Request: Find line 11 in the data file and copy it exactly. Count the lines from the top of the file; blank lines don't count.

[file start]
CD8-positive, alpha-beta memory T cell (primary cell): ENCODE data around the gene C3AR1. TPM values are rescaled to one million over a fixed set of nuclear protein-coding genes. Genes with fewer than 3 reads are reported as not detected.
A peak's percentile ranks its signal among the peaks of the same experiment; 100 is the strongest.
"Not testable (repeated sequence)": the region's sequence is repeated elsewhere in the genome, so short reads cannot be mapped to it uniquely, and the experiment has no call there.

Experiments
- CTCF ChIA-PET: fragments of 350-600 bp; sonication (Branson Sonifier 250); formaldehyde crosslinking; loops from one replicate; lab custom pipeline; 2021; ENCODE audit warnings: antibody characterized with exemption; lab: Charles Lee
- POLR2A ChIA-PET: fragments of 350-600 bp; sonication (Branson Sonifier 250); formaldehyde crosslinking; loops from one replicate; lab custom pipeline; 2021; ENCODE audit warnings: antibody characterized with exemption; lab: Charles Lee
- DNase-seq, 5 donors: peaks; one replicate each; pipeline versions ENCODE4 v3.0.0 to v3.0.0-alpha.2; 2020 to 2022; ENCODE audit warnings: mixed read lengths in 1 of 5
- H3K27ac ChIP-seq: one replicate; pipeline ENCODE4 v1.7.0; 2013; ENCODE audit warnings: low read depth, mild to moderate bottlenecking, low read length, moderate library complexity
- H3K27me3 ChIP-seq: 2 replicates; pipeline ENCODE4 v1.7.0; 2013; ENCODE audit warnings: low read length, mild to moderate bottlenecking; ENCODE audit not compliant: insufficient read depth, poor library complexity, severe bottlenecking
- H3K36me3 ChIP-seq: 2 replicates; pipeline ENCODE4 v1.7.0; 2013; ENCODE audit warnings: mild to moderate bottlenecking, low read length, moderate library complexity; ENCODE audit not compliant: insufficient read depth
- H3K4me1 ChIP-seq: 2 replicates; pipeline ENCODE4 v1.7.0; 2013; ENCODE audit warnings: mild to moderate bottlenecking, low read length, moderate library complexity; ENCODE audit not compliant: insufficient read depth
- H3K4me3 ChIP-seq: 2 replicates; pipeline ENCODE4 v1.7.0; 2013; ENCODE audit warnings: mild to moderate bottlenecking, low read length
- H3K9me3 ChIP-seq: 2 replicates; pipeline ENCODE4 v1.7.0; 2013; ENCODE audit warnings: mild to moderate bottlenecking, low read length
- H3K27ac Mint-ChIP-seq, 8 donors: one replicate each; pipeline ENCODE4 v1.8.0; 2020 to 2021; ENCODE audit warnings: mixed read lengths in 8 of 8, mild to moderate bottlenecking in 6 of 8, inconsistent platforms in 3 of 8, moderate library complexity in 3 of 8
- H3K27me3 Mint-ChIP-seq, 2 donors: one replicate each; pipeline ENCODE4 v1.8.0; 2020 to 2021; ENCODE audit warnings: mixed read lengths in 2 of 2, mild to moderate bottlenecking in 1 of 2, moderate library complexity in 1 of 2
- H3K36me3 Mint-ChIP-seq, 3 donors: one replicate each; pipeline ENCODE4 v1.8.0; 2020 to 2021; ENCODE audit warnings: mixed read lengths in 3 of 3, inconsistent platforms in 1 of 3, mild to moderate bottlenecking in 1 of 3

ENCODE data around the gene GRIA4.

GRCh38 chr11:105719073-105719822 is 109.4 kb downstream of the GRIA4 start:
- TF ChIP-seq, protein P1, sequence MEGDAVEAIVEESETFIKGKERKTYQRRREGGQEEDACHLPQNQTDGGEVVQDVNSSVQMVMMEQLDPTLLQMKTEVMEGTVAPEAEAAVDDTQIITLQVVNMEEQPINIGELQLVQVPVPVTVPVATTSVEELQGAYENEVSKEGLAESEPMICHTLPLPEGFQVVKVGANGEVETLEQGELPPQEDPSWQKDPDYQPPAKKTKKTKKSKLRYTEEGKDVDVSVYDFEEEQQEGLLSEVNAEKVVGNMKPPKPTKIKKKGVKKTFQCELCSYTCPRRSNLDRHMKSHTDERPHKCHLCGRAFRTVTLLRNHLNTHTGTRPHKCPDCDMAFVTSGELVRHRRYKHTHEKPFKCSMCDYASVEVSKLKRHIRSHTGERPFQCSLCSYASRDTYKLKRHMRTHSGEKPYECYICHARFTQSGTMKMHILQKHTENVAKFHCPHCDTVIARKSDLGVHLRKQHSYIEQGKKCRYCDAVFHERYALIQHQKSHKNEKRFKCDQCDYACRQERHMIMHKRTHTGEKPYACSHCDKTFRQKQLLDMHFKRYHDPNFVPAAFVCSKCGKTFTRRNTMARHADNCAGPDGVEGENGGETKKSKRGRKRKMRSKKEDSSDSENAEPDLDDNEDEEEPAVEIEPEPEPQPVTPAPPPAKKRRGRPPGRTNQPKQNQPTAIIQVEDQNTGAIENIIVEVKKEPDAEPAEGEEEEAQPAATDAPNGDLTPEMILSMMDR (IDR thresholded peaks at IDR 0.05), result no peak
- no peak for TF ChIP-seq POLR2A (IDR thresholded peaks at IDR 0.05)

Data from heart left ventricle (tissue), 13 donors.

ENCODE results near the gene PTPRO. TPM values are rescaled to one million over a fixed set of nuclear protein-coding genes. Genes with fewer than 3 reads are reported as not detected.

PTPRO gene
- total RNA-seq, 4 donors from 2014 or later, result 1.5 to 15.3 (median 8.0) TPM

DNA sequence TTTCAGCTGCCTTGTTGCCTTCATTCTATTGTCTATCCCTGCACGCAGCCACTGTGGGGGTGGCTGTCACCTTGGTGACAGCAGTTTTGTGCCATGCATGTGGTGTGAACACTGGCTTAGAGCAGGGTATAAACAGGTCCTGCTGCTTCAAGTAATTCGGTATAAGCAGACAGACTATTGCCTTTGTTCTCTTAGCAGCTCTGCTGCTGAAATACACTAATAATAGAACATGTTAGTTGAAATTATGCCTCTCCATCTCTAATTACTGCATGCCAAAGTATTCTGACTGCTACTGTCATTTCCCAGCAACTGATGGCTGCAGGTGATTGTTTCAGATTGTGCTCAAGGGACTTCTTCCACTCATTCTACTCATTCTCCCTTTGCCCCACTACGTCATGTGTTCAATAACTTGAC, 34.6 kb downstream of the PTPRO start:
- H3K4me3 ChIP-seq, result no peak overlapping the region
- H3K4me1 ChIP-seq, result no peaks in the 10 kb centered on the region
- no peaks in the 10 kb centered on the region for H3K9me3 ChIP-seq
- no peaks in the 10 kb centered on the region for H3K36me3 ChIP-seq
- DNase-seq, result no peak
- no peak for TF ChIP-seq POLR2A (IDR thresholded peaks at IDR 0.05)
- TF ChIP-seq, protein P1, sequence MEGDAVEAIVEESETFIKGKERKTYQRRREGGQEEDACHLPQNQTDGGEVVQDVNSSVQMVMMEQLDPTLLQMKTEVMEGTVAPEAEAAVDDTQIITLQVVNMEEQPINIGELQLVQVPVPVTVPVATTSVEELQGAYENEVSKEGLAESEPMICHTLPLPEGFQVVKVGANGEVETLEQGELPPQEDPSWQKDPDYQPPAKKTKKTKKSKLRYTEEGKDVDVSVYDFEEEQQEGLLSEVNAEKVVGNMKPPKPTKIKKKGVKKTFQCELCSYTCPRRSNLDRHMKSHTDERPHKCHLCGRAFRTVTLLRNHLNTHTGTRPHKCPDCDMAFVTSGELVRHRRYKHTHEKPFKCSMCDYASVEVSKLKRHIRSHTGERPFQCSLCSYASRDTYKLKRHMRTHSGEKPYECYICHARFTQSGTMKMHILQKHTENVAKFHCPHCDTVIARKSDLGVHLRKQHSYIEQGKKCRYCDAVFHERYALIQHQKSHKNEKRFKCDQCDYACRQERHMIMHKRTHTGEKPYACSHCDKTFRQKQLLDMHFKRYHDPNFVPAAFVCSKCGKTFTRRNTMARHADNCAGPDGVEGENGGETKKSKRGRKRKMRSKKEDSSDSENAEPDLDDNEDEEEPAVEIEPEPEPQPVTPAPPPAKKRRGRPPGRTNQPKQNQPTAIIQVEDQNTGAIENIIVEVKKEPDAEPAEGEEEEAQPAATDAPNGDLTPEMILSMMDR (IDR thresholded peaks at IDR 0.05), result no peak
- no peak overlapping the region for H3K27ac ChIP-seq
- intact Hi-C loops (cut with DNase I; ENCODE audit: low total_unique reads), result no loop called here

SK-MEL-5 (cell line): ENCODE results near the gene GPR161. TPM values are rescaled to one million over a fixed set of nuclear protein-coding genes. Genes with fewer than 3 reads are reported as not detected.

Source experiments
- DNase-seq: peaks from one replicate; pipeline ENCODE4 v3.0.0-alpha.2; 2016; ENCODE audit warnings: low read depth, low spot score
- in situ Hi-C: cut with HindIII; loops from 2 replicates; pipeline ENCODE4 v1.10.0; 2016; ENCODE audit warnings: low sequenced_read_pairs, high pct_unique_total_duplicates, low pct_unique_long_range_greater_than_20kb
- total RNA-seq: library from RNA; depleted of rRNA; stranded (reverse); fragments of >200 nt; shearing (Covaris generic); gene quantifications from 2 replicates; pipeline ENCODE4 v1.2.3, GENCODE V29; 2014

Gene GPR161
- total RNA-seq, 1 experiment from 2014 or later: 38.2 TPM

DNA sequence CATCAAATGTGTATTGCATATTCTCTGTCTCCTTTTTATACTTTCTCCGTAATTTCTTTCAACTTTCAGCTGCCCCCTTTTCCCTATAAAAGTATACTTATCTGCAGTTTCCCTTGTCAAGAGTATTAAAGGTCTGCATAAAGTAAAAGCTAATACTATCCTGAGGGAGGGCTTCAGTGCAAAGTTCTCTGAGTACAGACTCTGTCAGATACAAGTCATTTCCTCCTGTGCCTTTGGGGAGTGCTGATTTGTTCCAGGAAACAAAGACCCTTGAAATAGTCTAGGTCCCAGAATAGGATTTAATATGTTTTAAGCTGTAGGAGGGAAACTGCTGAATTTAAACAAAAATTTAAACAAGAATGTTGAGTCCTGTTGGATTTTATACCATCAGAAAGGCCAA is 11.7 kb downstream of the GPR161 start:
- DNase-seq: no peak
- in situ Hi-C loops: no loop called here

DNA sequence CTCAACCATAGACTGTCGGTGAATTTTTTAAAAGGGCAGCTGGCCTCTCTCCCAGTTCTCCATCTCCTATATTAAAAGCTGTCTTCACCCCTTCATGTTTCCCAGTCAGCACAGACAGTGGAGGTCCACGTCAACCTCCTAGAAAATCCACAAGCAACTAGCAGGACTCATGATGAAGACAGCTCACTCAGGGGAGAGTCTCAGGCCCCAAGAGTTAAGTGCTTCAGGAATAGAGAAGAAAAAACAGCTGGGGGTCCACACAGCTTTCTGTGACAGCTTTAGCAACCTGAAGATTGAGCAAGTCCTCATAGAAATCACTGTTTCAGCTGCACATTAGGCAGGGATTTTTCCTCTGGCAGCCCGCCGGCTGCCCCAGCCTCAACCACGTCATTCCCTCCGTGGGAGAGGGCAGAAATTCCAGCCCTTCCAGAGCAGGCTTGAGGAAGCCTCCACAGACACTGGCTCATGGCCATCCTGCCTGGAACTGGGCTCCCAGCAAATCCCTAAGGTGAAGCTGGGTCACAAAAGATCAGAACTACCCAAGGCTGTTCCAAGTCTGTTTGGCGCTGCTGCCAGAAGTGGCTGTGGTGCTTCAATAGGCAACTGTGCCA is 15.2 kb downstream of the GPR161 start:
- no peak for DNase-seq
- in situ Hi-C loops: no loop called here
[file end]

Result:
- H3K4me1 ChIP-seq: 2 replicates; pipeline ENCODE4 v1.7.0; 2013; ENCODE audit warnings: mild to moderate bottlenecking, low read length, moderate library complexity; ENCODE audit not compliant: insufficient read depth